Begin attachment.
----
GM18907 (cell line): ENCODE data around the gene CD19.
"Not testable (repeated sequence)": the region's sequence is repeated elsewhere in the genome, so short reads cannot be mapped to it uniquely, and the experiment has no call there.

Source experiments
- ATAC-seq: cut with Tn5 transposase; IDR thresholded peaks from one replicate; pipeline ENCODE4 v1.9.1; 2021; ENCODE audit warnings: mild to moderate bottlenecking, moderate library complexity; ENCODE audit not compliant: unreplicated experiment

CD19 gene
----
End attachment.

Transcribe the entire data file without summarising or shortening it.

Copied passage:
GM18907 (cell line): ENCODE data around the gene CD19.
"Not testable (repeated sequence)": the region's sequence is repeated elsewhere in the genome, so short reads cannot be mapped to it uniquely, and the experiment has no call there.

Source experiments
- ATAC-seq: cut with Tn5 transposase; IDR thresholded peaks from one replicate; pipeline ENCODE4 v1.9.1; 2021; ENCODE audit warnings: mild to moderate bottlenecking, moderate library complexity; ENCODE audit not compliant: unreplicated experiment

CD19 gene